My Son Wears Heels: One Mom’s Journey from Clueless to Kickass

By Dan Clendenin

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Julie Tarney, My Son Wears Heels: One Mom’s Journey from Clueless to Kickass (Madison: University of Wisconsin Press, 2016), 213pp.

It was very early on that Julie Tarney and her husband Ken knew that their Harry was a very girly boy. When he was only two, he stunned them with a zinger of a question: “How do you know I’m a boy?” After catching her breath, Julie responded, “That’s an interesting question, Harry, what made you think of it?” To which the toddler responded, “Well, inside my head I’m a girl.”

Then came the trips to the toy store, where Harry chose the Barbie dolls instead of trucks and soldiers, the wigs and dresses for his Halloween costumes, and smearing on lip stick. When he was three, a cousin asked him what he wanted to be when he grew up, to which he responded, “a girl.” When he turned five, he wanted to dress like a girl to go to school. As the years rolled by, there were other dots to connect with stories from an uncle, the baby sitter, and a pre-school teacher.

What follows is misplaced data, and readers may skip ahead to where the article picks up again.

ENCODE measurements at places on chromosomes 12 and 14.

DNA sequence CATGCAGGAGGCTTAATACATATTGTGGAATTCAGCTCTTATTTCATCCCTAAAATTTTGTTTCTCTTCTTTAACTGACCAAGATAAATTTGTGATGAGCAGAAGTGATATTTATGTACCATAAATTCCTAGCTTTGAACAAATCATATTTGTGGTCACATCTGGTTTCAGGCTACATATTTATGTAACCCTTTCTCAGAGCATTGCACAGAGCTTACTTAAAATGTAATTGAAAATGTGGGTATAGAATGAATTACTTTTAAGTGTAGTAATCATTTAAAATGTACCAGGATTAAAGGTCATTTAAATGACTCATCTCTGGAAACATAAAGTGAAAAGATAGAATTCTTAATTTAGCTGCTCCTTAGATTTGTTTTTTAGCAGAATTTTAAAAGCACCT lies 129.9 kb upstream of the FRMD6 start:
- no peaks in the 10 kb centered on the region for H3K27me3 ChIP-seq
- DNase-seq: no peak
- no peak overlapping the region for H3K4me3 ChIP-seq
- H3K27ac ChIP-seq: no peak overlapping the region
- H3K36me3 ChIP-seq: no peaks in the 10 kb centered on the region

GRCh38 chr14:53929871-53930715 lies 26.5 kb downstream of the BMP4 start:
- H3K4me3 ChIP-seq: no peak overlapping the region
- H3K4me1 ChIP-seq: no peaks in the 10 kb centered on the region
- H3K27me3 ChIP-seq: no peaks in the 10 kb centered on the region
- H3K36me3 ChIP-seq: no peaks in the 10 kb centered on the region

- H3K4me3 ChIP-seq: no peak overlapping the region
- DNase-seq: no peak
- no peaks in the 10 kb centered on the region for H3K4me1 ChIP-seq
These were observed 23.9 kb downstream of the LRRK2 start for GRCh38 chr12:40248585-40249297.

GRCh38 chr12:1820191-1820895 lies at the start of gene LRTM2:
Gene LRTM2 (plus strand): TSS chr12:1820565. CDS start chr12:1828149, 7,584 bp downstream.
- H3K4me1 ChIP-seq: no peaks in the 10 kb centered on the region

At first Julie was “desperate” to believe that Harry’s extroverted femininity was “pretend play” that he would eventually outgrow. Aggravating this was what she describes as a very negative relationship with her own domineering mother. Could it be, in the now discredited view of things, that she herself, an admitted control freak and overprotective mother, along with an absentee father, was “causing” Harry to be gay?

To her great credit, Julie Tarney paid close attention, asked the hard questions, kept an open mind, and stayed very much in the game. A first grade teacher was a huge help, as was a school principal who suspended four boys for bullying Harry. Although she separated from her husband Ken, they were civil and jointly committed to Harry’s well-being and unconditional love. This inspiring story, unlike so many, ends well for mother and son alike, mainly because Julie did what every parent of any child needs to do — love our children for who they really are, rather than force them to become who we think they should be.

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